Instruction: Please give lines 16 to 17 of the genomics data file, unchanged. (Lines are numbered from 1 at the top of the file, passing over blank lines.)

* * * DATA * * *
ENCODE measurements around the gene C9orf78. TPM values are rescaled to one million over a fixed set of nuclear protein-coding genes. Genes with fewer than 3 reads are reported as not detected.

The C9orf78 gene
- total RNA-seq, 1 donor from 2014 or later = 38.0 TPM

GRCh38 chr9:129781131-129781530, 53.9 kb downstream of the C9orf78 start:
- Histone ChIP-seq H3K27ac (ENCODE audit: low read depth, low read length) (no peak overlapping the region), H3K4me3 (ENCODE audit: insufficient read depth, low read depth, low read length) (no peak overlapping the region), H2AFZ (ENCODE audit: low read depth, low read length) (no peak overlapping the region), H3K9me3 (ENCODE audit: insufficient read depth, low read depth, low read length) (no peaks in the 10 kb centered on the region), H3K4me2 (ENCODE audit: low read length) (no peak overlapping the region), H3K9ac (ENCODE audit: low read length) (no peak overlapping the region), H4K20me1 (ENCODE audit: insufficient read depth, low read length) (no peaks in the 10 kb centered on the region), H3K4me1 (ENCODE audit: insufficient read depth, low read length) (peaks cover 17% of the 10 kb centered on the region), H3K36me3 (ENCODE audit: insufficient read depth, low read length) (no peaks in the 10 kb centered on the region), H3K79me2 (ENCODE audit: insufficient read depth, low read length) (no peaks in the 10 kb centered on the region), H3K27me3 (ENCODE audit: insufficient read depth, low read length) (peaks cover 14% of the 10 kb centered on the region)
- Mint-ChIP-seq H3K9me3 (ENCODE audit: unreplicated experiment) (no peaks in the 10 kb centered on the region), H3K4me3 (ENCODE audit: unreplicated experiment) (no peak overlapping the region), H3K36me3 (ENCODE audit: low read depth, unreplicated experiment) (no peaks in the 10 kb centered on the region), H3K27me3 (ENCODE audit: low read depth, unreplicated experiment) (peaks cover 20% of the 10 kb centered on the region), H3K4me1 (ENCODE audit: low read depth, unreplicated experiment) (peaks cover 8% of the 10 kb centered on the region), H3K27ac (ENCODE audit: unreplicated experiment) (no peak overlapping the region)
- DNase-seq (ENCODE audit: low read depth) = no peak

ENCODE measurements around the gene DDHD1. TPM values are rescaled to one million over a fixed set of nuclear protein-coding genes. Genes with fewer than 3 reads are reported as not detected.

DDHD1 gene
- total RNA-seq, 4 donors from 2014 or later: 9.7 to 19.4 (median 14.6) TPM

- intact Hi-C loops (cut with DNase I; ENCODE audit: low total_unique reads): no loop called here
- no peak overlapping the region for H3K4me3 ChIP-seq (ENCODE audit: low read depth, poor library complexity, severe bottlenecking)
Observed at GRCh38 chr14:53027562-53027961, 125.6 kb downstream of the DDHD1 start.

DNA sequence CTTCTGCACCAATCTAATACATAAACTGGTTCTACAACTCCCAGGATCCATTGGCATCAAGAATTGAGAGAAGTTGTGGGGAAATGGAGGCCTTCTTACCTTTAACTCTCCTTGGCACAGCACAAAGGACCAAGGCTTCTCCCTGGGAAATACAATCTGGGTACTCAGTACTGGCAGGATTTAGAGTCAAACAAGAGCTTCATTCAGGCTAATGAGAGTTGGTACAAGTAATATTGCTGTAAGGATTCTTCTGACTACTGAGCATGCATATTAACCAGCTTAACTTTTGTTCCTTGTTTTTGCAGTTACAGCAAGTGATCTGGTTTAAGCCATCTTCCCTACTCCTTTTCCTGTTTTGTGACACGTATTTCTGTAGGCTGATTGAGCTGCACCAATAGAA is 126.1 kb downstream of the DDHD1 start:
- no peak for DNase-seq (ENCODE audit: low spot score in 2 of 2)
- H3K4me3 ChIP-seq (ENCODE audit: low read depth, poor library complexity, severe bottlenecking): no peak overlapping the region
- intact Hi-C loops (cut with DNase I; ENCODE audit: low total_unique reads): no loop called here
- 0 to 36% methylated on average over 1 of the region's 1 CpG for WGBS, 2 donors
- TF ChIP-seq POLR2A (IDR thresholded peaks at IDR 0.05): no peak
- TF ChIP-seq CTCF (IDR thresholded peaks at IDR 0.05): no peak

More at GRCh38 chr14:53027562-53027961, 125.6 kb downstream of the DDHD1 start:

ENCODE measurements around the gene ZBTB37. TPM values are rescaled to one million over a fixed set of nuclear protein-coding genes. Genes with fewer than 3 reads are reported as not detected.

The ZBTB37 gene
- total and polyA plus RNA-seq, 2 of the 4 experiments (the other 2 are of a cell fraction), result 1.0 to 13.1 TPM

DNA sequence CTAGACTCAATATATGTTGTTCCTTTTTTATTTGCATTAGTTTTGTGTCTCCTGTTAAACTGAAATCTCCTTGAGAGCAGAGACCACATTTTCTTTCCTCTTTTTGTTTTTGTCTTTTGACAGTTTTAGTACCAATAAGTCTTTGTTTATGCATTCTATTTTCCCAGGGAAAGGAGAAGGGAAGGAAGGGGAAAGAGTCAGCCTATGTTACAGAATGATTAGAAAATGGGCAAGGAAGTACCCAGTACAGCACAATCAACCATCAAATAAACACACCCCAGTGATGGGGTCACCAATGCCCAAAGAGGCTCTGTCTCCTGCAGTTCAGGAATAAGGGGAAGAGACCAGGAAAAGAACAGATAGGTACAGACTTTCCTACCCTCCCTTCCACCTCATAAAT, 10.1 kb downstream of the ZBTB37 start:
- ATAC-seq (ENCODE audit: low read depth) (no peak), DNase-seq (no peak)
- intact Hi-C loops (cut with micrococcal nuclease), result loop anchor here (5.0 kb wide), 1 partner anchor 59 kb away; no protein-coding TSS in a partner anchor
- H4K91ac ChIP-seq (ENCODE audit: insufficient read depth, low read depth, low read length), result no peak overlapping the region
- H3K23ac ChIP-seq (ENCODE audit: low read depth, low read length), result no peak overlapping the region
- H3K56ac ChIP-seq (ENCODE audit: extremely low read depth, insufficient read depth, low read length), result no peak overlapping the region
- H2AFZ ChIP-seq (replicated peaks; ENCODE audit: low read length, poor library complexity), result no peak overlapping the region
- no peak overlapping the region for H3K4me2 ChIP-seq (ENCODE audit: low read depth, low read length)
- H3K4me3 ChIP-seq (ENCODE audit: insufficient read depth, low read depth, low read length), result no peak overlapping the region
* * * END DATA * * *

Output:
- H3K4me3 ChIP-seq (ENCODE audit: low read depth, poor library complexity, severe bottlenecking): no peak overlapping the region
- intact Hi-C loops (cut with DNase I; ENCODE audit: low total_unique reads): no loop called here